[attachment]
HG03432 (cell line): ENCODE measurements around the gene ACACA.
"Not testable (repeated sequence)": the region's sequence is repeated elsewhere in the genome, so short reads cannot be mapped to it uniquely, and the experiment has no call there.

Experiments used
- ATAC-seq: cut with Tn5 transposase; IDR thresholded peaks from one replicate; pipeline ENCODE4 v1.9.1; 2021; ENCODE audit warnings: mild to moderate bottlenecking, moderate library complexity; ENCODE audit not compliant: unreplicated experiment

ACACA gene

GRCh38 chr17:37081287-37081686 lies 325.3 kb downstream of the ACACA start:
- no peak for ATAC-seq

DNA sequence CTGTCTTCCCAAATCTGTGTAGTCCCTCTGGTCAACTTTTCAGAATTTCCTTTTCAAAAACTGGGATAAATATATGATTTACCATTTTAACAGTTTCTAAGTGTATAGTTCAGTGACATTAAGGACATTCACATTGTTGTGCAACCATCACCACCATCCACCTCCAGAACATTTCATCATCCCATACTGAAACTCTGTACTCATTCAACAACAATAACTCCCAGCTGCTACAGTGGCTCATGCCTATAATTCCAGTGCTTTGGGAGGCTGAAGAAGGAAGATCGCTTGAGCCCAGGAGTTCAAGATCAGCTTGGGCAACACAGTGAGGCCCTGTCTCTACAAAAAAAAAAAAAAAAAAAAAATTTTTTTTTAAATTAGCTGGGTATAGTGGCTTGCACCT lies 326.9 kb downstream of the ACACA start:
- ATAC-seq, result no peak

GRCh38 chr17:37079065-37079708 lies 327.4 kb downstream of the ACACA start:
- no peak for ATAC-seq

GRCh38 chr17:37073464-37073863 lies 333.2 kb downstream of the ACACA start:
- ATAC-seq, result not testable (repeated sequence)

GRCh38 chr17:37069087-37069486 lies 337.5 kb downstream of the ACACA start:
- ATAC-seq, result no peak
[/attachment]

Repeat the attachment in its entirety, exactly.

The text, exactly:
HG03432 (cell line): ENCODE measurements around the gene ACACA.
"Not testable (repeated sequence)": the region's sequence is repeated elsewhere in the genome, so short reads cannot be mapped to it uniquely, and the experiment has no call there.

Experiments used
- ATAC-seq: cut with Tn5 transposase; IDR thresholded peaks from one replicate; pipeline ENCODE4 v1.9.1; 2021; ENCODE audit warnings: mild to moderate bottlenecking, moderate library complexity; ENCODE audit not compliant: unreplicated experiment

ACACA gene

GRCh38 chr17:37081287-37081686 lies 325.3 kb downstream of the ACACA start:
- no peak for ATAC-seq

DNA sequence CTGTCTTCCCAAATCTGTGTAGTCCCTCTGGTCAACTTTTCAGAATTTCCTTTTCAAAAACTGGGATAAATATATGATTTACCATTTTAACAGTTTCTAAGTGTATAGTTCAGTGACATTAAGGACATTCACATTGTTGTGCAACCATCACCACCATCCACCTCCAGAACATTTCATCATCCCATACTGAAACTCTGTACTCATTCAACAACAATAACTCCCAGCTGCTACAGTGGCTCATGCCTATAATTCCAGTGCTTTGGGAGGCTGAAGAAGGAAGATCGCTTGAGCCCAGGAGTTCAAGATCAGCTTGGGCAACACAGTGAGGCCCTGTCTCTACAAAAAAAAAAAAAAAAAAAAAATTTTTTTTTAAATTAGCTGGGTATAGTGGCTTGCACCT lies 326.9 kb downstream of the ACACA start:
- ATAC-seq, result no peak

GRCh38 chr17:37079065-37079708 lies 327.4 kb downstream of the ACACA start:
- no peak for ATAC-seq

GRCh38 chr17:37073464-37073863 lies 333.2 kb downstream of the ACACA start:
- ATAC-seq, result not testable (repeated sequence)

GRCh38 chr17:37069087-37069486 lies 337.5 kb downstream of the ACACA start:
- ATAC-seq, result no peak